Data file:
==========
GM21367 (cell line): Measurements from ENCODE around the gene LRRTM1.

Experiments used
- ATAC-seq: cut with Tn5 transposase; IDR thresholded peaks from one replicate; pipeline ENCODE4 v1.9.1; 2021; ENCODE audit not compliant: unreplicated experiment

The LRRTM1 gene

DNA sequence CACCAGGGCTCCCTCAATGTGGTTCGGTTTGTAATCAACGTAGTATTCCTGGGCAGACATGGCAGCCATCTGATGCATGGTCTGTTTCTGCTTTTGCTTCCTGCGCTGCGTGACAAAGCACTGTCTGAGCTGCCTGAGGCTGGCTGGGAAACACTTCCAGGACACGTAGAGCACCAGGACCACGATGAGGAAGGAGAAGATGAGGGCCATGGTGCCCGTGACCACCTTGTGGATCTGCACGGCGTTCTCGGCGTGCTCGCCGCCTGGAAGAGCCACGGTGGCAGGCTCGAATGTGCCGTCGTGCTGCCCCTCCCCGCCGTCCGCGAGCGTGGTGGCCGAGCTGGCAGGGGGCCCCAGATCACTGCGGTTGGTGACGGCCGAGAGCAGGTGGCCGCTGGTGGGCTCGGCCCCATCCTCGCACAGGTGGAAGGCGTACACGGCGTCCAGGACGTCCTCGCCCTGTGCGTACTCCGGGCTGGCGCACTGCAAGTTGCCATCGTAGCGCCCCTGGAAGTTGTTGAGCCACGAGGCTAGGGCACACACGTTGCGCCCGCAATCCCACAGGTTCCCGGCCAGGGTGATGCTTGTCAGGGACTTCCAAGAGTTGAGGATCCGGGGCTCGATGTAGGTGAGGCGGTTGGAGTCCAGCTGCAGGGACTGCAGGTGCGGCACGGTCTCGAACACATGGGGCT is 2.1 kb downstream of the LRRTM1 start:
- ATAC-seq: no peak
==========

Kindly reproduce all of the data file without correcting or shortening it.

GM21367 (cell line): Measurements from ENCODE around the gene LRRTM1.

Experiments used
- ATAC-seq: cut with Tn5 transposase; IDR thresholded peaks from one replicate; pipeline ENCODE4 v1.9.1; 2021; ENCODE audit not compliant: unreplicated experiment

The LRRTM1 gene

DNA sequence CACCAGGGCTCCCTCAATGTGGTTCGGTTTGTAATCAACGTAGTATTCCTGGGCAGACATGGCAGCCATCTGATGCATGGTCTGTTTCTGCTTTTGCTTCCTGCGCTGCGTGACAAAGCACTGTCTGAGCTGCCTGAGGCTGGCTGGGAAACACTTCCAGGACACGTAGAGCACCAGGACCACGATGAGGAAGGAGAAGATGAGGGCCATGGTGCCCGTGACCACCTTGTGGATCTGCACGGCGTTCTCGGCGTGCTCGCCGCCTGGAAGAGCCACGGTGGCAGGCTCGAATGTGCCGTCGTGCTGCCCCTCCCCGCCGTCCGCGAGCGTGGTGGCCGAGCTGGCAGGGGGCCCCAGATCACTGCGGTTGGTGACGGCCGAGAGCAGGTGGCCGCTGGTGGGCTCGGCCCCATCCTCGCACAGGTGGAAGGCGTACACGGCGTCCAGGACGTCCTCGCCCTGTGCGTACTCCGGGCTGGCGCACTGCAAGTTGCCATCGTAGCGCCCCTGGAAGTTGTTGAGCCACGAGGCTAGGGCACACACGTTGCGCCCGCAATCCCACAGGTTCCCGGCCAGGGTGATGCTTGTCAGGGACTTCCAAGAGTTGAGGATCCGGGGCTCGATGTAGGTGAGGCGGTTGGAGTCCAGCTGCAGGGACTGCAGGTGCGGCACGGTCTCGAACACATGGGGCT is 2.1 kb downstream of the LRRTM1 start:
- ATAC-seq: no peak